Vascular dementia from a viewpoint of cerebral blood flow and oxygen metabolism
Article first published online: 6 MAY 2003
Volume 3, Issue 1, pages 3–10, March 2003
How to Cite
Tanaka, M., Kondo, S., Okamoto, K. and Hirai, S. (2003), Vascular dementia from a viewpoint of cerebral blood flow and oxygen metabolism. Psychogeriatrics, 3: 3–10. doi: 10.1046/j.1479-8301.2003.00002.x
- Issue published online: 6 MAY 2003
- Article first published online: 6 MAY 2003
- Received 7 October 2002; accepted 18 November 2002.
- cerebral blood flow;
- frontal hypometabolism;
- frontal hypoperfusion;
- oxygen metabolism;
- positron emission tomography;
- vascular dementia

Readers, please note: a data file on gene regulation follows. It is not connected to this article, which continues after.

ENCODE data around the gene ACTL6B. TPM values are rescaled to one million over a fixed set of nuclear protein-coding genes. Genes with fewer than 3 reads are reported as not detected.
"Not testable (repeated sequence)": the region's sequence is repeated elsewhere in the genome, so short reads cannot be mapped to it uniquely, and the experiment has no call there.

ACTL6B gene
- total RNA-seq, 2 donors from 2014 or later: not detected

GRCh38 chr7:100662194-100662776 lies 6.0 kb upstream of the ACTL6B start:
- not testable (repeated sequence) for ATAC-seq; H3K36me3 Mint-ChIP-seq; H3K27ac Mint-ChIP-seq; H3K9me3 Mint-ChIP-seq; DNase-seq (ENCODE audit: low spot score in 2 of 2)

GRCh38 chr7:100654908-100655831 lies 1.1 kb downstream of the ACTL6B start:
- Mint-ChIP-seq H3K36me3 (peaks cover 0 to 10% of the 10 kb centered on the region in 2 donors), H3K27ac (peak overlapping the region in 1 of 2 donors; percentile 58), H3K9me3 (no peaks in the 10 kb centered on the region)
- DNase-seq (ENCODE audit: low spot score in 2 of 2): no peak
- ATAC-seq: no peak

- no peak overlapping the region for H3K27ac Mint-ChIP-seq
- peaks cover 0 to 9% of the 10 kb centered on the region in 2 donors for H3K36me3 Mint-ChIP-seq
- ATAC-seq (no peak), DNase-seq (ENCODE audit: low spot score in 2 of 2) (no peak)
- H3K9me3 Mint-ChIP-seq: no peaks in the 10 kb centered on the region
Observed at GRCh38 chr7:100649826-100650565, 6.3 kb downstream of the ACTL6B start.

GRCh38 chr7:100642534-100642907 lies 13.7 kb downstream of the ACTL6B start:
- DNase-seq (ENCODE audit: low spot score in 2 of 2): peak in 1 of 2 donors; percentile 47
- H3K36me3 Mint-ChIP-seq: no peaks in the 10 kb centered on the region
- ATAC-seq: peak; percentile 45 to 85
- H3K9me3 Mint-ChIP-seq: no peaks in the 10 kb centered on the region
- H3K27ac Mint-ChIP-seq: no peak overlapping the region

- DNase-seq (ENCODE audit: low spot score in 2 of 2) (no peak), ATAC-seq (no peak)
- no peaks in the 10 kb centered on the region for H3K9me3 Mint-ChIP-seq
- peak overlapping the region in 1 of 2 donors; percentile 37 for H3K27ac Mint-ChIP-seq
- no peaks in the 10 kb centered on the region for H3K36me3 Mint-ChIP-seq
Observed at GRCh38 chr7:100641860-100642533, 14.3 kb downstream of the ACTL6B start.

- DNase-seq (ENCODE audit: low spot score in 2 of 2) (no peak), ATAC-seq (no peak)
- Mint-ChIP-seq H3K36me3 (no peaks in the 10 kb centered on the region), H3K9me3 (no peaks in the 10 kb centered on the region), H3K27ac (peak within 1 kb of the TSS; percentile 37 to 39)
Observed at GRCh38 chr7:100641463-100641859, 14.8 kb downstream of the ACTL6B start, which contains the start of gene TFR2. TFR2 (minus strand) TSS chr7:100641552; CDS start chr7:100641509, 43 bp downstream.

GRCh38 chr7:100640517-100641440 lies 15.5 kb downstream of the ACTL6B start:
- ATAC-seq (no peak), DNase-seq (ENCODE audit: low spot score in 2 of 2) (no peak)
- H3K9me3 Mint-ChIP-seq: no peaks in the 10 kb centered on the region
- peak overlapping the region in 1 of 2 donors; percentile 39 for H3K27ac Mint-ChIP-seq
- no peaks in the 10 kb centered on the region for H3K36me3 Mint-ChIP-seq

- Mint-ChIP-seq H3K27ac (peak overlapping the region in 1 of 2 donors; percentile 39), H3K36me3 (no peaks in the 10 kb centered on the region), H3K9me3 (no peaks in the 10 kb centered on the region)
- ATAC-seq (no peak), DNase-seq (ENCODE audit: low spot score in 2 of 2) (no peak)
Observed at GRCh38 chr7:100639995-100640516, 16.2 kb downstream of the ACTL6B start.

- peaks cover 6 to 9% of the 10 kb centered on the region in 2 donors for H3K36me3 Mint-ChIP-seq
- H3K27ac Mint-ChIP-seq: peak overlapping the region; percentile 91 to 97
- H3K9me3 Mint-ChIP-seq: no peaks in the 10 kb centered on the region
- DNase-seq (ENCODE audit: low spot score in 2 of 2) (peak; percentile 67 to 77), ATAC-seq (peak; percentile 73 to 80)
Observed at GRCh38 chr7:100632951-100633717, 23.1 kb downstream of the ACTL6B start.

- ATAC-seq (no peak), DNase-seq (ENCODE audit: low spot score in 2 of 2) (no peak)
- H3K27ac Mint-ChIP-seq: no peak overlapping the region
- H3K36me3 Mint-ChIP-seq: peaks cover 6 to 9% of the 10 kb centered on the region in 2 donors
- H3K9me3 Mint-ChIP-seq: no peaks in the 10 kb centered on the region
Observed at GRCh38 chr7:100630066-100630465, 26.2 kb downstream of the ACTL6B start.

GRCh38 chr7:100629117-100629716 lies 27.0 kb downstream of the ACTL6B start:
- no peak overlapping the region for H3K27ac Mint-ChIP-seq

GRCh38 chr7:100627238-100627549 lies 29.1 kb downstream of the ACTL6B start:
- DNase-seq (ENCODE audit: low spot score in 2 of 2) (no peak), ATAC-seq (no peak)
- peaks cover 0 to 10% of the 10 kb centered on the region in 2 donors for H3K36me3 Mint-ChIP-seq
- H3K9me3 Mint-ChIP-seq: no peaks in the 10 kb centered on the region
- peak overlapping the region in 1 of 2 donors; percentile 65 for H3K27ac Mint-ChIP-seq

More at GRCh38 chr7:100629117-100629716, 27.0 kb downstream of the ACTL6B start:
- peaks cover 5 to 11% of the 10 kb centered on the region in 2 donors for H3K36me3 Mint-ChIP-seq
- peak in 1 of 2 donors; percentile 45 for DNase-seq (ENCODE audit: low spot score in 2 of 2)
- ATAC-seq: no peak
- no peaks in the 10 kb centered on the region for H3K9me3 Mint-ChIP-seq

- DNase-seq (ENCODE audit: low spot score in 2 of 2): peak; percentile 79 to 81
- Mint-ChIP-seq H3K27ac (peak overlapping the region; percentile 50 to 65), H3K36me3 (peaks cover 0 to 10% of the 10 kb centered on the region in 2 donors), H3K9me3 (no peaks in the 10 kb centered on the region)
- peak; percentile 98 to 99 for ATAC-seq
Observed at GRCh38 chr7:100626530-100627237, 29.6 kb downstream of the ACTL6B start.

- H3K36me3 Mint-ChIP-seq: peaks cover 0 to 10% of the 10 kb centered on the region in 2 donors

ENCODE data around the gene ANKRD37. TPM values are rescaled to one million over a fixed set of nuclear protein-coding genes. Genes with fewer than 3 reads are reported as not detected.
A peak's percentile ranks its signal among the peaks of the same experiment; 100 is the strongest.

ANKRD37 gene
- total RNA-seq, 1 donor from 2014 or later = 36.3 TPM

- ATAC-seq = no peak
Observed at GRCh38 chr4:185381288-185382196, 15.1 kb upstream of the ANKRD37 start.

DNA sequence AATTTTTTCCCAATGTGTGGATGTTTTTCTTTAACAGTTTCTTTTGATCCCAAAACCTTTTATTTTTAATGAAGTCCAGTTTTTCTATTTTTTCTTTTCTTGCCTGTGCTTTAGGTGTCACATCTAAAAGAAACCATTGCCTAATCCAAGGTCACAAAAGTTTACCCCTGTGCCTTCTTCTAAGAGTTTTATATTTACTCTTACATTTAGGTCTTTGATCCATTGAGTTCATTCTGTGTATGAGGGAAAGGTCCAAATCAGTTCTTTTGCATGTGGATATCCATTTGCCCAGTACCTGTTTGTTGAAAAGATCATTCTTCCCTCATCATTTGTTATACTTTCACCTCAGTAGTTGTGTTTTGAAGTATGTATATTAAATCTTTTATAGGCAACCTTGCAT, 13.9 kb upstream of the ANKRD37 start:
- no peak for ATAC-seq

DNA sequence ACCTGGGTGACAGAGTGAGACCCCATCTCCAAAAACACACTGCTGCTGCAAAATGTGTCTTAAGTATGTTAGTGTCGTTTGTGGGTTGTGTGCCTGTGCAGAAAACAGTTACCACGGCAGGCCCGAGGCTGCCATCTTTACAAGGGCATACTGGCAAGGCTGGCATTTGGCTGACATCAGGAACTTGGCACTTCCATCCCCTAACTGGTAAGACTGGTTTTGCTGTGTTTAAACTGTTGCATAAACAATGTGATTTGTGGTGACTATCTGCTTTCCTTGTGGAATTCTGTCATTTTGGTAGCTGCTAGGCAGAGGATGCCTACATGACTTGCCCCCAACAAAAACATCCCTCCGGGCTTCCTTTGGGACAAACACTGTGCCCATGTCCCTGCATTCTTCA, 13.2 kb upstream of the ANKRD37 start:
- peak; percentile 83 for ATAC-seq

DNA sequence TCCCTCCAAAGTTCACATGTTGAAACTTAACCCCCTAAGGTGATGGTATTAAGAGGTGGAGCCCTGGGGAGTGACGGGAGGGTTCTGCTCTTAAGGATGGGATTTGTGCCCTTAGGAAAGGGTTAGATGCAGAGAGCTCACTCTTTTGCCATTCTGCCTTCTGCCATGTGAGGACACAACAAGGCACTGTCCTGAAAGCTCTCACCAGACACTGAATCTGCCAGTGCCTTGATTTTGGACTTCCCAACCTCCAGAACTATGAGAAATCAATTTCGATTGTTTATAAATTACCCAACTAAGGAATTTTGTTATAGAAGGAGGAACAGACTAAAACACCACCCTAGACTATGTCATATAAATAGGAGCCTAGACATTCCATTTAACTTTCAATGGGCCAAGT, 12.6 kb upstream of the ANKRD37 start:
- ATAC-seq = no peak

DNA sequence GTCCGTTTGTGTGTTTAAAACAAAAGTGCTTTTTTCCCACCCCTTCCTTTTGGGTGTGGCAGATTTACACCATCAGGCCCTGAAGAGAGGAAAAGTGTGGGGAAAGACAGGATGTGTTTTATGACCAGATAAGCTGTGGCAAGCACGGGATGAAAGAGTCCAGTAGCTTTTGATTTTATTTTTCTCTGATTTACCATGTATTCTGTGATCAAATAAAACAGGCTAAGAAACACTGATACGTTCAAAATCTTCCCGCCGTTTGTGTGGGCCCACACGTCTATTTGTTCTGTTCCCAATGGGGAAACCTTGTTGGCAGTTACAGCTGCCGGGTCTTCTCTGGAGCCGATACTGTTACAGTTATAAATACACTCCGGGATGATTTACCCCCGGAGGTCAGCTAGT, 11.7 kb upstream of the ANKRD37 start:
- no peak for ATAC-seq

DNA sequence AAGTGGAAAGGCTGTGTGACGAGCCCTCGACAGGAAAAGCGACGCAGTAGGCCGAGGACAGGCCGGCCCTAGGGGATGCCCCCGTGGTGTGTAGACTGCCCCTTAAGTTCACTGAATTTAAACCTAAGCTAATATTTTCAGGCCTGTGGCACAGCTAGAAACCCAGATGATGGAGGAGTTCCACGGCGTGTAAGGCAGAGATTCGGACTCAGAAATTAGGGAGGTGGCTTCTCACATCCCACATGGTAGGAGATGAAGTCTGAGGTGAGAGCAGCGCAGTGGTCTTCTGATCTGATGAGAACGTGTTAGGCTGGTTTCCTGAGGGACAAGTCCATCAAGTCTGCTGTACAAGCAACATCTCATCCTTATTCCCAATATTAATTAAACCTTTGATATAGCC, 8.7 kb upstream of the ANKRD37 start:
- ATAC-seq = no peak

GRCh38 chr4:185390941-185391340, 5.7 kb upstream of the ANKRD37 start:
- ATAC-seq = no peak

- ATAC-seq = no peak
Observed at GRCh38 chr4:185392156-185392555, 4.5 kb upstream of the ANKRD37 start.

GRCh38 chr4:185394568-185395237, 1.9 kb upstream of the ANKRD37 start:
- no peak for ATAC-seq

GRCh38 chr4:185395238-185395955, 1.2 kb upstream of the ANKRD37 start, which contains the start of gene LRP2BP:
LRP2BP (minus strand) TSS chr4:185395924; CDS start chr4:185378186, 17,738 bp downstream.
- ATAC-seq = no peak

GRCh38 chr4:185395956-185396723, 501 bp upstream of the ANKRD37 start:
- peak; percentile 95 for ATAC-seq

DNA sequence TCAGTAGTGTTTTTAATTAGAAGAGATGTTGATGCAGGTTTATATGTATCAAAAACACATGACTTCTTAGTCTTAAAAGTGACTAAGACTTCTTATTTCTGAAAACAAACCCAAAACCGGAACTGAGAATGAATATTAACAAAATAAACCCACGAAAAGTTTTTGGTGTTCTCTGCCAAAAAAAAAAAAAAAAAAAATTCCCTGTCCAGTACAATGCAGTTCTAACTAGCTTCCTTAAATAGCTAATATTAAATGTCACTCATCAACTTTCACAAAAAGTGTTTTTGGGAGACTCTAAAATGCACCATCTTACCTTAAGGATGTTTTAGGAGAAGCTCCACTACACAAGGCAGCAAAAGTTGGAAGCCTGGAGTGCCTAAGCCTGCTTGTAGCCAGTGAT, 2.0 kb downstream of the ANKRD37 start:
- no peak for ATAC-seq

Vascular dementia is as common as Alzheimer's disease in Japan, although its importance has not been duly appreciated and its pathoetiology has not attracted proper attention. This article reviews the importance and pathophysiology of vascular dementia, presenting data obtained from our positron emission tomography (PET) study. Moreover, PET, ultrasonic quantitative blood flow measurements and magnetic resonance imaging findings on two ischemic conditions that may lead to vascular dementia are shown; chronic cerebral circulatory insufficiency (CCCI) and asymptomatic cerebral infarction. The review begins by describing the brief history, definition and classification of vascular dementia. Then, a detailed description of our PET study on patients with dementia as a result of cerebral infarction follows. Vascular dementia includes a large infarction in the territory of the right middle cerebral artery (LID), Binswanger-type infarction (BiD), multiple infarcts in the white matter and the basal ganglia (MID) and left anteromedial thalamic infarction (ThD). In addition, patients with a large infarction in the territory of the right middle cerebral artery (LIN), who did not have dementia, were used as a control group for LID. Healthy volunteers were also examined. This study demonstrates two types of dementia. Dementia observed in LID, MID and BiD reveals an overall reduction of blood flow and oxygen metabolism, which is accentuated in the frontal lobes. The second type, observed in ThD, shows a significant reduction in blood flow and oxygen metabolism in a relatively localized area in the left frontal lobe and the ipsilateral infarcted area. The etiological difference between the two types of dementia and the possible importance of frontal lobe hypoperfusion and hypometabolism are discussed. The review also examines the most important factor in dementia with multiple lacunae, concluding that widespread cerebral ischemia appears to be the most crucial factor. Finally, data on CCCI and asymptomatic cerebral infarction are described, which reveal that even these pre-stroke conditions have mild but significant hypoperfusion, concluding that preventive measures should be taken before ischemia advances.